Depression and Risky Behavior
Why self-destructive behavior may accompany depression and what to do about it.
Reasons for Self-Destructive Behavior continued...
But there are secondary reasons, too: Self-destructive behaviors can communicate one’s misery, experts say.
“If they’re depressed and feel that nobody cares -- ‘Nobody loves me and I’m not important to anybody’ -- those behaviors can be a way of saying to themselves and others that ‘I deserve nothing. I don’t deserve to be healthy or happy or whole,’” says Mary Carole Curran, PhD, a psychologist in St. Louis. “Or sometimes, they say, ‘Pay attention to me.’ It’s a cry for help.”
Some turn to harmful coping methods because their families modeled such behavior, Gardenswartz says. For example, if one’s parents dealt with problems through drinking, an adult child might do the same.
When depressed people resort to self-destructive behaviors, the physical damage is obvious: liver damage from alcoholism, sexually transmitted diseases or HIV from unprotected sex, or infections and scarring from cutting one’s skin.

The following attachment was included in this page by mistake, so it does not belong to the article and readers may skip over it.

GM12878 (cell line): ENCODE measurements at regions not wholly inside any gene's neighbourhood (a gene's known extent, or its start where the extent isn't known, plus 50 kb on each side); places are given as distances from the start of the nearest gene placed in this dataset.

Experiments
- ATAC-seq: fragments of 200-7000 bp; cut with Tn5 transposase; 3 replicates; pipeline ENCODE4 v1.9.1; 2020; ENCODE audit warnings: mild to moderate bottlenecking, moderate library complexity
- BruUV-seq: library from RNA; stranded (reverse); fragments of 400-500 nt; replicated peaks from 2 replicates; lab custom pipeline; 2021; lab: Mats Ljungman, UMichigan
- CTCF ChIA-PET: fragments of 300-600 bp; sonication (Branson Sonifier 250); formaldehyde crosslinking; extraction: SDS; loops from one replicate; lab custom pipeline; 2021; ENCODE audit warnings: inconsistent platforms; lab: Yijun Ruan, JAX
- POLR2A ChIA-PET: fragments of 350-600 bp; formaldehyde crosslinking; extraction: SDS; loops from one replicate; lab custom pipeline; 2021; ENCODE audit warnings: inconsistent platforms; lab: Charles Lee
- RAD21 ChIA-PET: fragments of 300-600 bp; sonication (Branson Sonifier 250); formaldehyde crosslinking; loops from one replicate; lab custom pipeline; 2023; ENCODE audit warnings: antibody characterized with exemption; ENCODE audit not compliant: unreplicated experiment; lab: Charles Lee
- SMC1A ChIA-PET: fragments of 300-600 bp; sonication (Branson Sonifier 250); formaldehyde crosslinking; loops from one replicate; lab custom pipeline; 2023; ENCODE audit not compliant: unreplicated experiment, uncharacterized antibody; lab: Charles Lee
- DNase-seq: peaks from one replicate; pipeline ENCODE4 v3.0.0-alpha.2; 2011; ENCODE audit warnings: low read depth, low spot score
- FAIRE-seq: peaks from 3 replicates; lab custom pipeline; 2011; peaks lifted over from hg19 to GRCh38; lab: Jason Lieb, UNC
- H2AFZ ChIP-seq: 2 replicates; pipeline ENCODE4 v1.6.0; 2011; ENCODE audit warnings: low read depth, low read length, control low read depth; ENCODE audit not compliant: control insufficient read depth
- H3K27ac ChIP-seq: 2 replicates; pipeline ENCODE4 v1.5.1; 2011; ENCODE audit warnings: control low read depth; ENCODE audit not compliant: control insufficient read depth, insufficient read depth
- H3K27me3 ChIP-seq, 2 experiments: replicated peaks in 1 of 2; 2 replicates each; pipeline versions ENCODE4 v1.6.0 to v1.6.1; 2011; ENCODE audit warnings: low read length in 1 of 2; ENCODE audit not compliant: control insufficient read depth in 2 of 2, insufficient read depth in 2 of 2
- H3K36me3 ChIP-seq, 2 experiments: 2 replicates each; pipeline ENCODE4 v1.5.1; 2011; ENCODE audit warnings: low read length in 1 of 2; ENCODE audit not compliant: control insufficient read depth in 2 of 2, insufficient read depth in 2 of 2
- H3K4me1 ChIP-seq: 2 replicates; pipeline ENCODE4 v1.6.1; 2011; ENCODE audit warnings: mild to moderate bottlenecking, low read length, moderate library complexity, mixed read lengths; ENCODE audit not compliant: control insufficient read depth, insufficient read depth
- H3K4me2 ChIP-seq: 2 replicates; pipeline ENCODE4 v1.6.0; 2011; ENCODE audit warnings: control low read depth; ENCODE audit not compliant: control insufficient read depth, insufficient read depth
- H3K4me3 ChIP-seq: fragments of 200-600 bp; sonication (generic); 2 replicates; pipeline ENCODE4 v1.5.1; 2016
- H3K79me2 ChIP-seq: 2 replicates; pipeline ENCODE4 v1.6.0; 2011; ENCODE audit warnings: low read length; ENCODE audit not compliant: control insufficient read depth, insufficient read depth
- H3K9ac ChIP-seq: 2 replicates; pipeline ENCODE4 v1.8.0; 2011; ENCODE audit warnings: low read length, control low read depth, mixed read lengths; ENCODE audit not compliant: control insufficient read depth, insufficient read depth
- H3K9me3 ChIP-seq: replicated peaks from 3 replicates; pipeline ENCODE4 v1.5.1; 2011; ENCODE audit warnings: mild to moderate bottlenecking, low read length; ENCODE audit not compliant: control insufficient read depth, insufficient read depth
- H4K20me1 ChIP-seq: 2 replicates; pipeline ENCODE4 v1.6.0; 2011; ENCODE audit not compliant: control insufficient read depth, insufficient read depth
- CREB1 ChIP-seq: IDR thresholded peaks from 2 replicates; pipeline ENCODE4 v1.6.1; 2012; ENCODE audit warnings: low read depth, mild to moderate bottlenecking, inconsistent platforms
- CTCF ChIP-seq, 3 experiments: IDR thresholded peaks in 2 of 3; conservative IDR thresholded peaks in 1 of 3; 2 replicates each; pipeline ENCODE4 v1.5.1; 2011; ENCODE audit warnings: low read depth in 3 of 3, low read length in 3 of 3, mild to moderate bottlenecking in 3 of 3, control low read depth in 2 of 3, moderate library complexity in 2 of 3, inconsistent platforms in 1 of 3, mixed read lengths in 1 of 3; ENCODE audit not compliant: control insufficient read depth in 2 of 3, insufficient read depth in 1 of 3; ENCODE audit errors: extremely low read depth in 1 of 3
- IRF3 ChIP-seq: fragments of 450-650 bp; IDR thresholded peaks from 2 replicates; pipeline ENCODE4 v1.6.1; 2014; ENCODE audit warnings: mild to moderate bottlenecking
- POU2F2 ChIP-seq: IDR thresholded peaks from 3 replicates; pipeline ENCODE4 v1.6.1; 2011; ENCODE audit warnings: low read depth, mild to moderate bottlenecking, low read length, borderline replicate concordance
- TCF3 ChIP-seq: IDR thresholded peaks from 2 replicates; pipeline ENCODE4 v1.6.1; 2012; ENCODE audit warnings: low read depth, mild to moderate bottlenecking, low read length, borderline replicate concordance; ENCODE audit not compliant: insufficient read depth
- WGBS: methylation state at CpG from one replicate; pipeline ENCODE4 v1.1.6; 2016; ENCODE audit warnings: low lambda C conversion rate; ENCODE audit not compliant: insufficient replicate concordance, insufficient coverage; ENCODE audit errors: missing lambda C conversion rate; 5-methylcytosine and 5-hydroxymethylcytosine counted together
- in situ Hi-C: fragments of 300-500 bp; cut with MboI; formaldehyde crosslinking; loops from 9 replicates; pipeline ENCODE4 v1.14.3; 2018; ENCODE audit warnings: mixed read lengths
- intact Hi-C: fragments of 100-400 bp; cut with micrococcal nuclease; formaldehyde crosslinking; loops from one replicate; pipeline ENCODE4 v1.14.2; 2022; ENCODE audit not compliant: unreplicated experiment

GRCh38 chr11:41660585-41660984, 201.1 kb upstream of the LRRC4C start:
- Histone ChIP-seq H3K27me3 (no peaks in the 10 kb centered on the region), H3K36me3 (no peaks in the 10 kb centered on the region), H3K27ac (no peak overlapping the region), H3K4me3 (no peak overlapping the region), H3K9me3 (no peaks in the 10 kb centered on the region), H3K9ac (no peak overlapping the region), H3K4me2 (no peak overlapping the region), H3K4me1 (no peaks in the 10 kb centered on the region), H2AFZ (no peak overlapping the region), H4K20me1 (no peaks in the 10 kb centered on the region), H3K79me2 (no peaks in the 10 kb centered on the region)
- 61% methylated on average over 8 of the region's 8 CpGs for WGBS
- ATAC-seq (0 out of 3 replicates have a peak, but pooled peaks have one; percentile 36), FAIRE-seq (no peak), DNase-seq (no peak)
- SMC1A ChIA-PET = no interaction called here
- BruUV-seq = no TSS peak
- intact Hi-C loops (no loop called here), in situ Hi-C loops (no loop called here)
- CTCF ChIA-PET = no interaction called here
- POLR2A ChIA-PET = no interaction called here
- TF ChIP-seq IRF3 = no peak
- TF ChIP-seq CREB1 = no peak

Psychologically, the attempts to avoid or soothe painful emotions with self-destructive behaviors usually backfire, experts say.
“Drinking numbs the brain, drugs obliterate pain for a while by altering perception, sex provides distraction and a temporary feeling of connection which, however, almost always results in greater feelings of isolation and aloneness,” Cantor says. “These behaviors are all maladaptive coping mechanisms.”
Gardenswartz says she once treated a woman who became drunk repeatedly, sometimes on as many as four bottles of wine per night. The woman said that after men had sexually assaulted her, she would wake up feeling ashamed. But beyond the woman's understanding, the vicious cycle continued.
Powerful, unconscious forces and past traumas often drive such self-destructive behavior, according to Gardenswartz. For example, some women who engage in high-risk sex may have been molested as children and learned unconsciously to disrespect themselves and their bodies, she says. “Unfortunately, that was the message put into them.”
“The person has a void inside. They just feel so much pain from the past,” Gardenswartz adds. “They end up harming themselves instead of helping themselves.”
Besides the physical and emotional costs, high-risk behaviors also make suicide or accidental death more likely.
“These behaviors are usually a means of avoiding suicide and relieving pain, yet individuals who self-harm have a greater risk of suicide and suicidal behaviors than individuals who do not,” Cantor says. “Thus, these symptoms of distress, if left untreated, may lead to suicidal gestures, attempts, or plans to commit suicide.”
Or, as Gardenswartz notes, a person might not have suicidal intentions but may die accidentally from a drug overdose or car crash.